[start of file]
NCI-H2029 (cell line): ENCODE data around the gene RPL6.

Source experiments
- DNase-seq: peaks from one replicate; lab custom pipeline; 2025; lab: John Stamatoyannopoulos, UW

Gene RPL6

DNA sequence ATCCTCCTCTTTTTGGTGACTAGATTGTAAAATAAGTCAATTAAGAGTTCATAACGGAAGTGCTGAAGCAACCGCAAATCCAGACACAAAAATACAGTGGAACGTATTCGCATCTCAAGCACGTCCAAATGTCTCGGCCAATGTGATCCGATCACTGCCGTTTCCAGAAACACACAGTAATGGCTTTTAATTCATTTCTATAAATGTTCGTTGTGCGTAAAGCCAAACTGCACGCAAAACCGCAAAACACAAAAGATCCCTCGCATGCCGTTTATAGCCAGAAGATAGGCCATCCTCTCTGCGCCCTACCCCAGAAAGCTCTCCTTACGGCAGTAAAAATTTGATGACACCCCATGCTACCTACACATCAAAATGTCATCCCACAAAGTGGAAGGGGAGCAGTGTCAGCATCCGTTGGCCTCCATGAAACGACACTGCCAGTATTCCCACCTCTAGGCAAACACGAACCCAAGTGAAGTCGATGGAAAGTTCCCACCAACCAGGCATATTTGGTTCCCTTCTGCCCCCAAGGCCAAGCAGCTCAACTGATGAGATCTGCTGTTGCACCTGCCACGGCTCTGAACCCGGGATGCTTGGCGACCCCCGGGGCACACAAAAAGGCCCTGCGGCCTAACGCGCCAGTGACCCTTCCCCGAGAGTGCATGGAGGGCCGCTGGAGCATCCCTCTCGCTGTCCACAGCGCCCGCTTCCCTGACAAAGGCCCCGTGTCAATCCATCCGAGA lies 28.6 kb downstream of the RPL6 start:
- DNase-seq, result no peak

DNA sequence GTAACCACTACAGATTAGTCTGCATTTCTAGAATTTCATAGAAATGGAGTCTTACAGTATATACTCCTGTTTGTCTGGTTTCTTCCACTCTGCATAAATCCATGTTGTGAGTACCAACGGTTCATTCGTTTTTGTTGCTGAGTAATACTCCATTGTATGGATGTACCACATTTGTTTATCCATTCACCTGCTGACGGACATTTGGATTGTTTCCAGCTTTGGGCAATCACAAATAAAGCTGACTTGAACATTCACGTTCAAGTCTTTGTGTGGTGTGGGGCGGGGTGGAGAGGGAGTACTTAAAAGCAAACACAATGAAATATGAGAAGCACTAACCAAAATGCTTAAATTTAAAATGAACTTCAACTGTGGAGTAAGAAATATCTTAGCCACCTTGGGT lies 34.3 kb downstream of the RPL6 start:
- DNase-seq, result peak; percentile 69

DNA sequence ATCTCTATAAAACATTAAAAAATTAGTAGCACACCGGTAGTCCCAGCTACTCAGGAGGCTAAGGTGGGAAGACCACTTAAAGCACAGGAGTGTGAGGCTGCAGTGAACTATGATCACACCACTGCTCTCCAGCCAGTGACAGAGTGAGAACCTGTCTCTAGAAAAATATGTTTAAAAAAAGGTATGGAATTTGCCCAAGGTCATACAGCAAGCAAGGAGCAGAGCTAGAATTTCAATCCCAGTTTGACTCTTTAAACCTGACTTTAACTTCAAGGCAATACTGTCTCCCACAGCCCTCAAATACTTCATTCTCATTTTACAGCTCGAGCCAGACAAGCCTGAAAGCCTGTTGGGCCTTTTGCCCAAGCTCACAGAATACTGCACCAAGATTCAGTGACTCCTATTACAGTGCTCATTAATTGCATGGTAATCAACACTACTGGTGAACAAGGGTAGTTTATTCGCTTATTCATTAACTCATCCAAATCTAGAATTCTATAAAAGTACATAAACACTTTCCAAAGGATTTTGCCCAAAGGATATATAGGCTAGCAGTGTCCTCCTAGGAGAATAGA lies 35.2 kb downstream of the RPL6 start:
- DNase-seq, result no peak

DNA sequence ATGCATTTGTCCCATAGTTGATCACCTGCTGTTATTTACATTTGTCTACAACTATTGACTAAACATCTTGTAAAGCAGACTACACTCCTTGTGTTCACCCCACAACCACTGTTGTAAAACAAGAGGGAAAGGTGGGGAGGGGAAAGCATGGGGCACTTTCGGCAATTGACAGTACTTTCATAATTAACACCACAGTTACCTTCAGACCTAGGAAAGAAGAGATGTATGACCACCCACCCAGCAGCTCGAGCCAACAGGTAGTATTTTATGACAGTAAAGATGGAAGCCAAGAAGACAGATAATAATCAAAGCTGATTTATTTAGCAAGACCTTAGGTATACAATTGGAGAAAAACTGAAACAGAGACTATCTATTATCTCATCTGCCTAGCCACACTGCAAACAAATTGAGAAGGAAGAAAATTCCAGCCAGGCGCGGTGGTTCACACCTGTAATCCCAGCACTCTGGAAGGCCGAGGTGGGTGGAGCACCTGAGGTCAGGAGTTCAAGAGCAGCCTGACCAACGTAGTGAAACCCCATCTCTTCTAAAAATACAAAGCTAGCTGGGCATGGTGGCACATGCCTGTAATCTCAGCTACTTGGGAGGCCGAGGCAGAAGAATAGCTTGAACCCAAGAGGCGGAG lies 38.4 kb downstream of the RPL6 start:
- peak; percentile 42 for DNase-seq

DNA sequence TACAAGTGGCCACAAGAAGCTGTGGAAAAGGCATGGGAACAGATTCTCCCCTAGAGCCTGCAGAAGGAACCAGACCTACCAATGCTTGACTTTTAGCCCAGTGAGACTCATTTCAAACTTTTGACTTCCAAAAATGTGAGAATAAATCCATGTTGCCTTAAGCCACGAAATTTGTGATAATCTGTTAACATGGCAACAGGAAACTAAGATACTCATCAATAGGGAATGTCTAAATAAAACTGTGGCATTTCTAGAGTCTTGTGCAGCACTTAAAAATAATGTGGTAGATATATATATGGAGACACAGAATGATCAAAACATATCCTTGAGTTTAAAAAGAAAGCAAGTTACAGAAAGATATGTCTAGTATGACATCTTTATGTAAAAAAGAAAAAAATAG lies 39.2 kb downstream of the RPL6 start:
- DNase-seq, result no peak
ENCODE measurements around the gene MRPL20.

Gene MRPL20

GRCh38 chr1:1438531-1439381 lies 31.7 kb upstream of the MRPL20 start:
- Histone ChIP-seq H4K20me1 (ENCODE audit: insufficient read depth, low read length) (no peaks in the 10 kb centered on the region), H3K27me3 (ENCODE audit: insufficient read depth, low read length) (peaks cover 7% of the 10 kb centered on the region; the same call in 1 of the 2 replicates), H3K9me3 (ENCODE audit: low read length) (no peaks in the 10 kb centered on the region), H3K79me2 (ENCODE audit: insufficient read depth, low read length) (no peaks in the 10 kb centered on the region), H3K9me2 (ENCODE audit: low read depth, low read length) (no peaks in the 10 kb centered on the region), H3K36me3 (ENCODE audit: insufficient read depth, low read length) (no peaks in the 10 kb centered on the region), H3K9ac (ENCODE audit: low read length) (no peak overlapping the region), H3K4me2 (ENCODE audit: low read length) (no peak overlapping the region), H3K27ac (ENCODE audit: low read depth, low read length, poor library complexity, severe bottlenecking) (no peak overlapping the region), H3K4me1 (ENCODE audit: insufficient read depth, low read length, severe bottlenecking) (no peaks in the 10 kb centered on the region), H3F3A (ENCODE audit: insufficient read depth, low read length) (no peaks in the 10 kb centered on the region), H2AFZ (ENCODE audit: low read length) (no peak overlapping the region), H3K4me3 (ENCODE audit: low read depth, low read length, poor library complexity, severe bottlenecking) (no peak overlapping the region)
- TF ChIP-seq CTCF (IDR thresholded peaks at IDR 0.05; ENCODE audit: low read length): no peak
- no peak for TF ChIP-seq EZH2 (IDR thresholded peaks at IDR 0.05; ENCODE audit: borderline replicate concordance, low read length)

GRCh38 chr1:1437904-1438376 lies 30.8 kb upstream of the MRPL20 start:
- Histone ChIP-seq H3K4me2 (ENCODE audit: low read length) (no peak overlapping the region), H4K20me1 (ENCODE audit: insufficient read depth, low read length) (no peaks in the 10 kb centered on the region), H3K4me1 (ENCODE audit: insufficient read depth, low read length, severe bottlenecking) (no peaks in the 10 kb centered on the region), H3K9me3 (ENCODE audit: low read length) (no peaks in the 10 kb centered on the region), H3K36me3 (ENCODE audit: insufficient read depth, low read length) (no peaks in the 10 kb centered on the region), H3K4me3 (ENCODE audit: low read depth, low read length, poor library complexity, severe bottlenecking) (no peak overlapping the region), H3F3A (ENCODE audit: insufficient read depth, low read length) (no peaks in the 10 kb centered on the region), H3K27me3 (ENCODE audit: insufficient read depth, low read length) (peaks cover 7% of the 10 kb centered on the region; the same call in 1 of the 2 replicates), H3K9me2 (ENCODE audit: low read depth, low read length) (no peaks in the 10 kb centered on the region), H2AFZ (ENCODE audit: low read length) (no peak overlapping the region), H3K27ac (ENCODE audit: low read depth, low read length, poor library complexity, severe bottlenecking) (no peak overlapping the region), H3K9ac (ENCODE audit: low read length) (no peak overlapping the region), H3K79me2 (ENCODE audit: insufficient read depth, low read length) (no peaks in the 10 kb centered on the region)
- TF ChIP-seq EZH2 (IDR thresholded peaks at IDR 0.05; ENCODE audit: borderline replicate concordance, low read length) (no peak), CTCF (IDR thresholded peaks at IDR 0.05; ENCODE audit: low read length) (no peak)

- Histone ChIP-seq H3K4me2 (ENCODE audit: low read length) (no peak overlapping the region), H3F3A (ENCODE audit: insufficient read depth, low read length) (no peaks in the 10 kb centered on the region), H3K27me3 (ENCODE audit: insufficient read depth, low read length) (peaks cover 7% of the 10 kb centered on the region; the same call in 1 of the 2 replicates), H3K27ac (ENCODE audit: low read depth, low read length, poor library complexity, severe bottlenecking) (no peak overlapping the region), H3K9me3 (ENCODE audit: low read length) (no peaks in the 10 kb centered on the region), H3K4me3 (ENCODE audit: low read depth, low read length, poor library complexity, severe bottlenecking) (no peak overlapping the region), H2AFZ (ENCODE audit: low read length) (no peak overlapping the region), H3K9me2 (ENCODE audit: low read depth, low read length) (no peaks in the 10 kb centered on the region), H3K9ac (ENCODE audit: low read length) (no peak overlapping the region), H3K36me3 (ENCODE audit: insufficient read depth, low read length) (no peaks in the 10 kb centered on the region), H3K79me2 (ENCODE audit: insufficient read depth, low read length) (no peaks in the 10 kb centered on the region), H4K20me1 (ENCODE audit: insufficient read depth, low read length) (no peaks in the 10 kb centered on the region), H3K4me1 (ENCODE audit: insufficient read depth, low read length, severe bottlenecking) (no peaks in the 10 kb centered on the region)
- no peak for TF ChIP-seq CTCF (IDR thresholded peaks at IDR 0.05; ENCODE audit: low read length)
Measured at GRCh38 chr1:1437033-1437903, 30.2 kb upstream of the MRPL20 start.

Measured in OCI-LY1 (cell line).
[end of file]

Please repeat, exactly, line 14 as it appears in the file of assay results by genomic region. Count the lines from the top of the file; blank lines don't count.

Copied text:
- DNase-seq, result no peak